Updated on March 25, 2022
The aorta is the largest artery in the body and transports blood from the heart to the rest of the body. In the thorax, it is called a thoracic aorta and in the abdomen, it is called a abdominal aorta where it finally divides into 2 iliac arteries which then supply the right and left leg respectively.
The aorta has thick muscle walls which can withstand high blood pressure and has a diameter of around 2 cm. However, if the aorta weakens, the wall can bulge outwards like a balloon. This is called an aneurysm and has a risk of rupturing causing sudden death due to catastrophic bleeding.
Risk Factors for Aortic Aneurysm
- High cholesterol
- Injury to the chest or abdomen
- Marfan’s Syndrome
- Ehlers-Danlos Syndrome
Click to view Medical Centric video on Aneurysm
Treatment is advisable if you have symptoms of chest or back pain. Surgery is required to prevent the aneurysm from growing bigger or rupture because of the weakened wall.
1. Open Aneurysm Repair
A large aneurysm or leaking aneurysm will need to be cut open and a synthetic stent graft sutured to replace it. The surgeon will need to make a large incision in your thorax or abdomen to get access to the aorta to perform this surgery.
2. Endo Vascular Aneurysm Repair (EVAR)
A stent graft which is made of synthetic fabric is introduced into the aorta via an incision made at the iliac artery. The graft is attached to normal artery walls above and below the aneurysm so the the blood flow through this graft and avoid the aneurysm. This prevents the blood from applying any more pressure to the weakened walls of the aneurysm. EVAR is a less invasive procedure compared to the open method and most patients can resume their normal activities within 2-3 weeks.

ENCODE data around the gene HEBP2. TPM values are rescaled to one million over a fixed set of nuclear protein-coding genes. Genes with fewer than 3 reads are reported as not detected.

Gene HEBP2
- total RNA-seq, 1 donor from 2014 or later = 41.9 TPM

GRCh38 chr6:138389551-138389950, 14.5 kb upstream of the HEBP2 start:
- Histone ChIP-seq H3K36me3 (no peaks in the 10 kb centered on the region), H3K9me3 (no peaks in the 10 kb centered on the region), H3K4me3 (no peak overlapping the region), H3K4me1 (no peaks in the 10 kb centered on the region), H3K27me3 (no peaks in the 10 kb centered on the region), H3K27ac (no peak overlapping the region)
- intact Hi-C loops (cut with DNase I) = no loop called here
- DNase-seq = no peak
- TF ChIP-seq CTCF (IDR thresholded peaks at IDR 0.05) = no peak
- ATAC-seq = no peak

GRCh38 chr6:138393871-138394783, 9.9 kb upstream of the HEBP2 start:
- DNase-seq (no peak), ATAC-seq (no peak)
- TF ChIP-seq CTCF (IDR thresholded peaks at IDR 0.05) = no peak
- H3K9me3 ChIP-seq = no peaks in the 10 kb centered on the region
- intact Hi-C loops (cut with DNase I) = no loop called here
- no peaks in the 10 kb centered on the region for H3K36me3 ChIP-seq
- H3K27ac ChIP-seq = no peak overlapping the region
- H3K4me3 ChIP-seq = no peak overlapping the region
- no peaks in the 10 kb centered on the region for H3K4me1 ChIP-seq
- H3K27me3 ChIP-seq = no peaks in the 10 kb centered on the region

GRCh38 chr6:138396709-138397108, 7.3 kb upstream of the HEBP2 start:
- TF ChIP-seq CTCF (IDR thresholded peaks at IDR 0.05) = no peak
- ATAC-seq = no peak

Click to view EVAR UHN video on EVAR
Suitability for EVAR Treatment
- Aneurysm which has not ruptured
- Aorta has long enough length of normal artery to secure the stent graft
Post Treatment Care
- Stop smoking if you do smoke
- Change to a more healthy diet with less cholesterol
- Adopt a less stressful life
- Avoid heavy lifting, high-impact exercises or contact sports for the first 3 months
- Consider joining a cardiac rehabilitation program to help you get your strength back
Follow up Recommendation
All patients should see their vascular surgeon for life-long regular follow-up to monitor the integrity and blood flow of the graft. You will also need regular ultrasound or CT scans during your follow-up visits.
See a Vascular Surgeon to discuss your treatment options
Disclaimer. TELEME blog posts contains general information about health conditions and treatments. It is not intended to be a substitute for professional medical advice, diagnosis or treatment. The information is not advice and should not be treated as such.